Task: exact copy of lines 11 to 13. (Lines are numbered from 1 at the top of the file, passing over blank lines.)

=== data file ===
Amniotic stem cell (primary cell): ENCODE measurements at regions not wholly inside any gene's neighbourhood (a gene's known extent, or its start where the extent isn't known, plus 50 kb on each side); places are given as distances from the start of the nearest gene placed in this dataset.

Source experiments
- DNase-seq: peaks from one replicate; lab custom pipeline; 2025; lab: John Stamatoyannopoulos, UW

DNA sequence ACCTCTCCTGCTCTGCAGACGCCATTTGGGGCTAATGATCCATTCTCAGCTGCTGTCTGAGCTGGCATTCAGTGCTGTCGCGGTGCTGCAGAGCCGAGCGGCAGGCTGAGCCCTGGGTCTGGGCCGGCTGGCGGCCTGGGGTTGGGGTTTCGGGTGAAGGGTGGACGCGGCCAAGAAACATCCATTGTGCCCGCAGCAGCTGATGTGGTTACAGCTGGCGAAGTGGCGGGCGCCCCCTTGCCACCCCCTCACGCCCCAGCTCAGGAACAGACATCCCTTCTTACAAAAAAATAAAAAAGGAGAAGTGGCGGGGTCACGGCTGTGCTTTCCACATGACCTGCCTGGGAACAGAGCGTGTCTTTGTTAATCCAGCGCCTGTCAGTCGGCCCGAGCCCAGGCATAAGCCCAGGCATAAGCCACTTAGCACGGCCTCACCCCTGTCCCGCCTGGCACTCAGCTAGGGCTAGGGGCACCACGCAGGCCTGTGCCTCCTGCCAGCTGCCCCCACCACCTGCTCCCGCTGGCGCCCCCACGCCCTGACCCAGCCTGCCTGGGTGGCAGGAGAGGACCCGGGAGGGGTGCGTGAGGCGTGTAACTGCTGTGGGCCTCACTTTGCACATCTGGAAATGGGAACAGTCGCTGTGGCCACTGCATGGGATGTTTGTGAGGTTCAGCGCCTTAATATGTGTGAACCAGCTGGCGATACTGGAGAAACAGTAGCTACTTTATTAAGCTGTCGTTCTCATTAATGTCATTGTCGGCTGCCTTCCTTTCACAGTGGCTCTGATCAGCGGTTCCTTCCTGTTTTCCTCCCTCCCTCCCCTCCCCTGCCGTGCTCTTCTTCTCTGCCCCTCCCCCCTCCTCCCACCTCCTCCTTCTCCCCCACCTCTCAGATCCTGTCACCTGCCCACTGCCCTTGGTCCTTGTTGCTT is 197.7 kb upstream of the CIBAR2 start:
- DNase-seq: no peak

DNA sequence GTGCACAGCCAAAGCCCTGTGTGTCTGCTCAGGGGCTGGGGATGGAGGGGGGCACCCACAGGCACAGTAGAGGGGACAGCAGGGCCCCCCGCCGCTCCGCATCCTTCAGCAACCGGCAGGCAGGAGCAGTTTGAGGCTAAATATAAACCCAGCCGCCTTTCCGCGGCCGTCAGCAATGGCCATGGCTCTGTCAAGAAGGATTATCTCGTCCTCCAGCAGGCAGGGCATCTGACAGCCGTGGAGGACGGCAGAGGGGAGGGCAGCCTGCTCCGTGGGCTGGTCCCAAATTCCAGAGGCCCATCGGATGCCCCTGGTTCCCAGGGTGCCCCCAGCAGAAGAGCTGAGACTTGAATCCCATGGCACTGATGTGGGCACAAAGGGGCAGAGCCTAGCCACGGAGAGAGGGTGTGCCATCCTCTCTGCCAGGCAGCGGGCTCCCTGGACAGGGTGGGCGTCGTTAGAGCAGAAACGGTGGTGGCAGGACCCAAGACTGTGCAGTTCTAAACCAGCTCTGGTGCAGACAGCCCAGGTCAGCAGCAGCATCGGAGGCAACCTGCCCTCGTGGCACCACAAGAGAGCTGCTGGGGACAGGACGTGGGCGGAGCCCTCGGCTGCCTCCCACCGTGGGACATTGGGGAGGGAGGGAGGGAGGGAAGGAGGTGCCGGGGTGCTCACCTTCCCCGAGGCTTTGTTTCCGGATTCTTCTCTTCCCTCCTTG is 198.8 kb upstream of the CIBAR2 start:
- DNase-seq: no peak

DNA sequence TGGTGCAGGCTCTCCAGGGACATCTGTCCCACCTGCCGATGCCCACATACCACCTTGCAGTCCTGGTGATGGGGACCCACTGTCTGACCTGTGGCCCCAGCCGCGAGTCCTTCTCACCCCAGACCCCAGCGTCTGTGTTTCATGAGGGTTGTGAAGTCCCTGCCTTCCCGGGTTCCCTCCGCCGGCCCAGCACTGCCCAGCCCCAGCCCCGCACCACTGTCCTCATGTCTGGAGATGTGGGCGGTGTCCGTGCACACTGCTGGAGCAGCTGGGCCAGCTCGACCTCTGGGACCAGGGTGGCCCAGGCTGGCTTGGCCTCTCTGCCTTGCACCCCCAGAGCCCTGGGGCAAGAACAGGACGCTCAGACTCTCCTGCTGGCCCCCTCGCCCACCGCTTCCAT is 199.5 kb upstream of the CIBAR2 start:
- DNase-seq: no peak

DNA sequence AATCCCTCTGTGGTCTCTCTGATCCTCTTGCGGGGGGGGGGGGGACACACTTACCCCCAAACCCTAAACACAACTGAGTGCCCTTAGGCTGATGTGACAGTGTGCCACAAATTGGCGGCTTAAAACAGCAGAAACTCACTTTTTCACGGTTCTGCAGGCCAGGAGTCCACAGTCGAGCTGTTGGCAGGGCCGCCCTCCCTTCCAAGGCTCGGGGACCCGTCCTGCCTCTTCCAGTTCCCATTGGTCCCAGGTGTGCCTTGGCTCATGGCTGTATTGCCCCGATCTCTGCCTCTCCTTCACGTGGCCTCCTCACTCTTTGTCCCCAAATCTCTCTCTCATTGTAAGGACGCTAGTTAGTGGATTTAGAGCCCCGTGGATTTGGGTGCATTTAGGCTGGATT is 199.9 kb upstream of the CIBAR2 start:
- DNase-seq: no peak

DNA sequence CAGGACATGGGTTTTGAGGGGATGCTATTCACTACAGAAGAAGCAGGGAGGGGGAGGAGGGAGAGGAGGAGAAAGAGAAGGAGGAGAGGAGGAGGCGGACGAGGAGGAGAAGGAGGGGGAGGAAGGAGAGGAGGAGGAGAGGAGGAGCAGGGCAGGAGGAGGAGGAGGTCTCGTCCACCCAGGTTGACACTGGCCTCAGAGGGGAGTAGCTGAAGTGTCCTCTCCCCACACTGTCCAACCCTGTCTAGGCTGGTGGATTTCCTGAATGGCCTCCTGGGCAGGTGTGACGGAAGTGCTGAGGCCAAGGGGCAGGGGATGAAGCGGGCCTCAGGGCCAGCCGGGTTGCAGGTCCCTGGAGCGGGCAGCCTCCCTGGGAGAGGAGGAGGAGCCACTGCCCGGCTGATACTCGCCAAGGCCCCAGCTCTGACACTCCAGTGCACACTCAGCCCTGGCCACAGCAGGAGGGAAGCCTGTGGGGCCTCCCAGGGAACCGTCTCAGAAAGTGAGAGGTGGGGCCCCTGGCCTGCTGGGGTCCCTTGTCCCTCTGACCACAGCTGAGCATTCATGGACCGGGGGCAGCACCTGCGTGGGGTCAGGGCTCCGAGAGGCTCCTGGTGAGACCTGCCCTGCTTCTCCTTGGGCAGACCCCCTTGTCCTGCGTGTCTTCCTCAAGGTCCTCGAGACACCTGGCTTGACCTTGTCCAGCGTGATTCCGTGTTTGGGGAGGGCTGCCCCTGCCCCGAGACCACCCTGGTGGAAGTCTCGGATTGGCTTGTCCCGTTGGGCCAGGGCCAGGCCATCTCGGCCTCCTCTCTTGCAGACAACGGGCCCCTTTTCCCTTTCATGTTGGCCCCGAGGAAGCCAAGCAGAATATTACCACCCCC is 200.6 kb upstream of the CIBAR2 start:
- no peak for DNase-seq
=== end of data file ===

- DNase-seq: no peak

DNA sequence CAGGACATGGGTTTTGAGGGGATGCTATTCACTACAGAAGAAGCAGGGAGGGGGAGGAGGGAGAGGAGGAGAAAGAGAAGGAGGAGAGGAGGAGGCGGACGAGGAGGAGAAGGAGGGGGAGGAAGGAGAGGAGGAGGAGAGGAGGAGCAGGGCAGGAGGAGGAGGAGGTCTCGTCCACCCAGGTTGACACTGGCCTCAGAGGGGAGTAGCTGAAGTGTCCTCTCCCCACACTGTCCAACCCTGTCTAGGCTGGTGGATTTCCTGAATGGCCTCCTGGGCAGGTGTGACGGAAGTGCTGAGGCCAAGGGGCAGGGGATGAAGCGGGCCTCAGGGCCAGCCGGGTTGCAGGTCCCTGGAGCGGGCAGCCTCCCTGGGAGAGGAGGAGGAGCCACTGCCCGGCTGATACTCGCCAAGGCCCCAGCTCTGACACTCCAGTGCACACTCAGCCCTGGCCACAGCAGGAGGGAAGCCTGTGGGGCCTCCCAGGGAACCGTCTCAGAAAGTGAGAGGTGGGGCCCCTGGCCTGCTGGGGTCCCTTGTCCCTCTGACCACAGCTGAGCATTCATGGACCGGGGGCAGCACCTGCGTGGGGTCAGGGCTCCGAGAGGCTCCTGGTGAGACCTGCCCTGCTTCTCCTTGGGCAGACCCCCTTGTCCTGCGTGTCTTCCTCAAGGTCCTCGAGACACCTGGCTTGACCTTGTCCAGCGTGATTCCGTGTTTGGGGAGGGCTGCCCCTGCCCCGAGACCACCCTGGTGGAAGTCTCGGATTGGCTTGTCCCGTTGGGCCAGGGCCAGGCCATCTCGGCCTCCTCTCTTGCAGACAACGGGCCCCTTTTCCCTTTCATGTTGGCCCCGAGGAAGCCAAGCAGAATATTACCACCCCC is 200.6 kb upstream of the CIBAR2 start:
- no peak for DNase-seq